The tweet was a message of sympathy for the passing of an Islamic cleric who took a stand against the misogyny for which much of Islamic society is  known.  But he also endorsed terrorism and suicide attacks against the US and Israel. Clearly the latter trumps the former in the minds of most Americans.

A senior British diplomat, Frances Guy, got into the trouble for the same reason, writing on her blog that Fadlallah was a ‘decent man’. She wrote; ‘When you visited him you could be sure of a real debate, a respectful argument and you knew you would leave his presence feeling a better person.’ For this Guy was forced to issue an apology and retraction.

Extraordinary. But at least that was a more measured response than CNN’s. American liberals are incandescent about the company’s ‘gutless decision’ to fire Nasr, complaining of a black vs white, good vs bad mentality that is taking over US politics, in which nuances simply aren’t accepted any more.

Is this a story about social media, or about American politics? Both, obviously. A news broadcaster would have been vulnerable to attack if it had sided with Nasr, and with the right in its present paranoid state it was never even going to try. But how remarkable that a 140 tweet can be headline news and get an otherwise valued member of staff fired – just like that.

Social media effectively removes the barriers between our brains and the outside world -if we use it habitually, our thoughts and imaginings are laid bare for everyone to see. We become public figures, vulnerable to public opinion just as politicians are, and increasingly, like them, liable to pay for indiscretions with our jobs.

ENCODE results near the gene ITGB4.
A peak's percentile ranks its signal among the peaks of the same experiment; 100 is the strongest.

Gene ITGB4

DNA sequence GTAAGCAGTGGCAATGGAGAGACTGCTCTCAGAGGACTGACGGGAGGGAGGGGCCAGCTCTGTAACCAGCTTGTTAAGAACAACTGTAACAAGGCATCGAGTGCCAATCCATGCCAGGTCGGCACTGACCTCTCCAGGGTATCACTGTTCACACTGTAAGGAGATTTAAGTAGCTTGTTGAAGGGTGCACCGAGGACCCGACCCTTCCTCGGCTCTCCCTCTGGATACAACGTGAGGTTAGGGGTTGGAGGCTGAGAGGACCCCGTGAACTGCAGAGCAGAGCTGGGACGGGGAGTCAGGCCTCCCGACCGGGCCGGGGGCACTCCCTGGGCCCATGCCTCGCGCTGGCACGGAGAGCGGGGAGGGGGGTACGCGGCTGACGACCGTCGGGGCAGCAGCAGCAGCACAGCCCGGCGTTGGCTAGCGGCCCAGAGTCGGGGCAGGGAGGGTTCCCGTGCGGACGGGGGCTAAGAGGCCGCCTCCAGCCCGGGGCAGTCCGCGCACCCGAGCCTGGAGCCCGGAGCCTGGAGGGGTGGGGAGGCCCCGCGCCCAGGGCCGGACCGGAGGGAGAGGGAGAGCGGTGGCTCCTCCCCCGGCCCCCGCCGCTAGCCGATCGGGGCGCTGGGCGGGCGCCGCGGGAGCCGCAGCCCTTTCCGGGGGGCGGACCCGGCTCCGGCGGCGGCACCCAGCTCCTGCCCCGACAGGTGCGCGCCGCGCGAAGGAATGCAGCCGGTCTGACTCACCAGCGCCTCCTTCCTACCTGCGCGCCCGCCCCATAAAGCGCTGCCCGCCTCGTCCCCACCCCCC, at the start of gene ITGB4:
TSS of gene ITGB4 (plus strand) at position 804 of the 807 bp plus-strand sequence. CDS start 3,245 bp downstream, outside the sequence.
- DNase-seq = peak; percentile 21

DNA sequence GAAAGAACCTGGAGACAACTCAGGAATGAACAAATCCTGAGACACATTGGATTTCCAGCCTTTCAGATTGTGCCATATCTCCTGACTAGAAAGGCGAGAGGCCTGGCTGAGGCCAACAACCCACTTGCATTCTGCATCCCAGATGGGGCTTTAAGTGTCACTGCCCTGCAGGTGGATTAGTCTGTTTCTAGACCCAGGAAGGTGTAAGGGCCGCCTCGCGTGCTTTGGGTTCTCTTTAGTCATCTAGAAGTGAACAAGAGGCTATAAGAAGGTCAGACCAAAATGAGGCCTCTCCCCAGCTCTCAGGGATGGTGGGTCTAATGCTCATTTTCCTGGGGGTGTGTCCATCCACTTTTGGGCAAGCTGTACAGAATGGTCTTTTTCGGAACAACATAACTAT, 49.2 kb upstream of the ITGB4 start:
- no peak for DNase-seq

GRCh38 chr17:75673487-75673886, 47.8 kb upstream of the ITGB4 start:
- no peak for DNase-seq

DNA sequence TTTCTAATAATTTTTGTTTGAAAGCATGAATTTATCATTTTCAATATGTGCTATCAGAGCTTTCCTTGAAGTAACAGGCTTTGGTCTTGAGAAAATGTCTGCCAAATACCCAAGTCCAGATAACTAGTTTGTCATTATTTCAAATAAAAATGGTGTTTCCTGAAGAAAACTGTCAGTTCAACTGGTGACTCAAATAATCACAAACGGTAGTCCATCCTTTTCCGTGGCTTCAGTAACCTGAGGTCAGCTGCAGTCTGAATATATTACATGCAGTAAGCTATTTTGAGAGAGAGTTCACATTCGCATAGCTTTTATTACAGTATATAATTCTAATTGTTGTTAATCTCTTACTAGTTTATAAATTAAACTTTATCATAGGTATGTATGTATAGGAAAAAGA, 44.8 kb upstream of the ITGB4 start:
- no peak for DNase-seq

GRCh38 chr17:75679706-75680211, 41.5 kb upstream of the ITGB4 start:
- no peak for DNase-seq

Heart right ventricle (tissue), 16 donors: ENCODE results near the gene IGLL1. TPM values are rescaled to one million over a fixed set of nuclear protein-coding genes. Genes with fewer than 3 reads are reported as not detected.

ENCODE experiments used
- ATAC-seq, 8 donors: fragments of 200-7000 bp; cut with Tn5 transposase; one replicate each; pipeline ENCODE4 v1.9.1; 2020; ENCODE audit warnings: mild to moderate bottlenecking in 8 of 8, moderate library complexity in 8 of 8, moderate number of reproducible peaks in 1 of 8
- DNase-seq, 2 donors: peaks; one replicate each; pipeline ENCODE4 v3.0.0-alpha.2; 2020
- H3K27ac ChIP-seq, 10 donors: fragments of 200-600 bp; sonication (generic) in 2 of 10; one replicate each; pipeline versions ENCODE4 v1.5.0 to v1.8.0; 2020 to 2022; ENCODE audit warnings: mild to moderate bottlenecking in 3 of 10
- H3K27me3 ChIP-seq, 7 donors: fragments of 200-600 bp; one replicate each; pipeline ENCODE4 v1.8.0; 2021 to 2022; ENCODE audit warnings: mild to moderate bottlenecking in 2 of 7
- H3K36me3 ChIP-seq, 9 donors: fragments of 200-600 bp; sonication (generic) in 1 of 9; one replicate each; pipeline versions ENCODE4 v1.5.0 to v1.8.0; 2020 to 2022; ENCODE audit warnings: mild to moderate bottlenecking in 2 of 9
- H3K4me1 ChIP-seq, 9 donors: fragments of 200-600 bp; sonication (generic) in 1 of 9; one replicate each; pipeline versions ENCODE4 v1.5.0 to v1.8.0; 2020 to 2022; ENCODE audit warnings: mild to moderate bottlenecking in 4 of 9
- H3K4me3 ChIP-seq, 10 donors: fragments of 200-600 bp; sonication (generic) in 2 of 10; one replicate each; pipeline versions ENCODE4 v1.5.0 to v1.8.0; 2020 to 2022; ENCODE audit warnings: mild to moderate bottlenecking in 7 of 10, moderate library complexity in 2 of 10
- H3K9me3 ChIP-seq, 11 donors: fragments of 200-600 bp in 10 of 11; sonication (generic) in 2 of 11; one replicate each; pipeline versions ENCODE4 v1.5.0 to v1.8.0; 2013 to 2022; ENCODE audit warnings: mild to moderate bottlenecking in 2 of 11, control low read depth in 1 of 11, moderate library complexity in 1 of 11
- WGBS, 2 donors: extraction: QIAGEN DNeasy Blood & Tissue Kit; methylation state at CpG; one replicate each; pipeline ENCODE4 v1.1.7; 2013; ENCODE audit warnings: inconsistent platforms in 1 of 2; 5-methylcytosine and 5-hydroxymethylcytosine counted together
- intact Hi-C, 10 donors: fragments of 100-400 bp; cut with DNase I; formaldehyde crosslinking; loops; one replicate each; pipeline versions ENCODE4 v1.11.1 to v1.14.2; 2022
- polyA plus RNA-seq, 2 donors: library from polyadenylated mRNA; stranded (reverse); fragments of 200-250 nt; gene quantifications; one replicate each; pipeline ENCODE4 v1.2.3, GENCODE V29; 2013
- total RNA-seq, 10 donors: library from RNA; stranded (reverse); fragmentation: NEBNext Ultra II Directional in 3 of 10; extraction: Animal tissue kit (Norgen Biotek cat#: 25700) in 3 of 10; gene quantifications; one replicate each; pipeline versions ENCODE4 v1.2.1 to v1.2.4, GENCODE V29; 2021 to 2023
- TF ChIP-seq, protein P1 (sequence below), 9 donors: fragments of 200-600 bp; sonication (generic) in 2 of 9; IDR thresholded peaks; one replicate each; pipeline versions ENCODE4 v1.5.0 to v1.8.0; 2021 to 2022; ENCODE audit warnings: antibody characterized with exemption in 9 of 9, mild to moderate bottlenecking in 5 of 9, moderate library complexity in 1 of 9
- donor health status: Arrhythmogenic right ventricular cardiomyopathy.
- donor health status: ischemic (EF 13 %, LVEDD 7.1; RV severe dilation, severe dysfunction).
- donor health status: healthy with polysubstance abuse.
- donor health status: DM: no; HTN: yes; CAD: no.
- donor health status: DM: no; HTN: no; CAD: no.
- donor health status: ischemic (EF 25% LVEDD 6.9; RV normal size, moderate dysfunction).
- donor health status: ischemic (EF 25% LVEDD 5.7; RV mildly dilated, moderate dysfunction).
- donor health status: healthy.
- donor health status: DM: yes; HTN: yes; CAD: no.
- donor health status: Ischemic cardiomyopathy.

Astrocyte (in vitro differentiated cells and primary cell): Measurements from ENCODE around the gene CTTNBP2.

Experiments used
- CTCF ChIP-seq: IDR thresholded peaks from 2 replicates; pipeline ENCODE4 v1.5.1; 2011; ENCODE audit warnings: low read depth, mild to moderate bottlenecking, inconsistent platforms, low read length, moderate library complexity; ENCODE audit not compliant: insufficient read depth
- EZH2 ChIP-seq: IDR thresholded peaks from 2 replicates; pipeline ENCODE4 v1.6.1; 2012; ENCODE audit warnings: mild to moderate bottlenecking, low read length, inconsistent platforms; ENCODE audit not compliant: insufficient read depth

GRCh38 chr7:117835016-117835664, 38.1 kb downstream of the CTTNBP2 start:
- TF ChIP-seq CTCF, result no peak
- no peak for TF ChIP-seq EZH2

Domino’s do well

Good to see Domino’s specifically linking its growing success to social media. The pizza firm has posted an increase of nearly 29% increase in pre-tax profits in the first half of the year, with like-for-like sales growing by 13.7%.

According to CEO Chris Moore, much of this is down to Domino’s boosting its online activity. Its Facebook site now has more than 36,000 fans, with many more following individual store sites.

Moore also claims to be leading the way with social media initiatives such as affiliate marketing, a ‘superfans’ programme and a link up with Foursquare, the location-based social media site. As well as driving sales, this is also helping to develop customer loyalty, he says.

Can the iPad save Fleet Street?

Writing in this week’s Spectator Magazine, Mark Wood, former editor-in-chief of Reuters and CEO of ITN, recognises that newspapers are losing money hand over fist and considers if Apple may have devised an electronic format that could save the day.

In a fascinating piece, Mark says: ”The clock is certainly ticking. Microsoft gives newspapers ten more years at most as printed artefacts. One Financial Times executive has suggested that the FT will be out of the pink newspaper business in five. Other publishers give it longer: but the time frame is years rather than decades. To stay ahead of the game, newspapers and magazines …will have no choice but to migrate to an online format that people will want to keep paying for.’

Whatever impact the iPad has on newspapers, I think that they are going to have to change in terms of what they offer and how they share their content. The biggest effect the internet has had on newspapers is that it makes news easy to access for free. So getting news in your newspaper is not particularly special and it is often totally out of date by the time you read it.

The Social Web has fundamentally altered how news is created and distributed. A crisis in a country will often lead to citizens creating the news: tweeting; distributing photos; and blogging. How do newspapers respond to these developments?

Also the appeal of the Social Web is that people can talk with their friends directly and share information with them. They are clicking on links, moving around and are dynamic. They are not sitting quietly holding a static newspapers anymore, obediently reading what the editor of the newspaper wants them to read. So how will newspapers respond to that development?